Scott 2014 Foil Team Issue Review
It has been nearly two years since we first reviewed Scott’s Foil. On that occasion, we only had one day to ride the bike before it had to leave town, but on this occasion, we were able to hold on to the bike for much longer. In this review CTech Editor Matt Wikstrom puts the Scott’s 2014 Foil Team Issue through its paces.
Update: Scott overhauled the Foil for 2016 with sweeping changes to the design of the frameset. Take a look at our review of the 2016 Foil Premium to learn more about the latest version of this bike.
When Scott started developing the Foil in 2009, they were aiming to develop a frameset that was stiff and light, but that, above all, benefitted from improved aerodynamics. The now familiar Kamm tail profile was adopted for use throughout the Foil, since its truncated teardrop tubing adds no extra weight while abiding by UCI regulations.
A couple of independent wind tunnel tests by Bicycling and VeloNews have shown that the design of the Foil is effective. Indeed, Giant used the Foil as a benchmark for the development of its Propel frameset, and while the Propel appears to trump the Foil in Giant’s own testing, not all wind tunnel tests arrive at the same conclusion. At the very least, the Foil compares well to other aerodynamic road bike designs on the market.
The Orica-GreenEDGE team has been using the Foil since its debut in 2012. As such, the bike has been piloted to a variety of memorable victories at the Australian road titles, the Tour Down Under, Milan-San Remo, as well as stage victories in all three Grand Tours. For 2014, Scott continues as the bike sponsor for Orica-GreenEDGE as well as supplying the Swiss IAM ProContinental team.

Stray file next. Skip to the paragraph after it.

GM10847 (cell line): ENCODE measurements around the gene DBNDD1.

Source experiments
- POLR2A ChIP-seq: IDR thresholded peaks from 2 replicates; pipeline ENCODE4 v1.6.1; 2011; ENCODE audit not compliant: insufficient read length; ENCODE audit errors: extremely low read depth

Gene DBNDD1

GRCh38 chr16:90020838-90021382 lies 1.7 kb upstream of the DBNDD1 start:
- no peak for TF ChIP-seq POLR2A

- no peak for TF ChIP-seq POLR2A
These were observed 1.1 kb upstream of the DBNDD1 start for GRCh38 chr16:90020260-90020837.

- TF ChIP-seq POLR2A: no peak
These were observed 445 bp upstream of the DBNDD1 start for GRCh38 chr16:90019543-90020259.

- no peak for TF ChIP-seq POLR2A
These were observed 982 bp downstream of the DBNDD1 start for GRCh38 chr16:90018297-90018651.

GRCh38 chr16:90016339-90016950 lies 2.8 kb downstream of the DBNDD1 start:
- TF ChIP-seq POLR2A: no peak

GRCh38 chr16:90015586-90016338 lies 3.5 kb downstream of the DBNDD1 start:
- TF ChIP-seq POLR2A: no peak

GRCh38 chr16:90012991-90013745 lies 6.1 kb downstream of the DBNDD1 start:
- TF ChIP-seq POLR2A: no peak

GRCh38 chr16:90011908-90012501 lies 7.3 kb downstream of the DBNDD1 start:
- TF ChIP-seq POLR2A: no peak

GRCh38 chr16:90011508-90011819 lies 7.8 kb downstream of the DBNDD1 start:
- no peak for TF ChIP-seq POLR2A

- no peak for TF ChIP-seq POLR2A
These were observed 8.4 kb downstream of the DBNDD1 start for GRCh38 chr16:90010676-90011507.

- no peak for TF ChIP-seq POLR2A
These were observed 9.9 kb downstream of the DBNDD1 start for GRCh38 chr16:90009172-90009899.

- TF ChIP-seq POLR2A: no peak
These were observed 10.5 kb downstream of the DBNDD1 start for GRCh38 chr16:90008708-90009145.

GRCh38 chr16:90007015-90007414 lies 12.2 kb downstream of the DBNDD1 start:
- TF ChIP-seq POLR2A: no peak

Before the ride
The design of the Foil frameset has not changed since it was introduced in 2012. Thus, all of the frameset’s specifications, including the geometry, are as noted in my earlier review. This includes a PressFit BB92 bottom bracket, tapered fork steerer (1.125/1.25-inch upper and lower bearings), full carbon frame and fork construction (except for the replaceable rear derailleur hanger, which is alloy), and the use of the company’s highest level (and most expensive) carbon fibre, HMX.
At first sight, the geometry of the Foil appears quite aggressive. However the Foil fork adds extra stack to the front end of the bike (read more about fork designs here), relaxing the fit of the bike to some degree. The frame uses a proprietary seat post made by Ritchey with an easy to use single bolt saddle clamp. We’ve heard of problems with the seatpost slipping and creaking and is indeed very easy to move once the bolt is loosened. However, a little carbon grease simply solves the problem. I didn’t experience this problem though.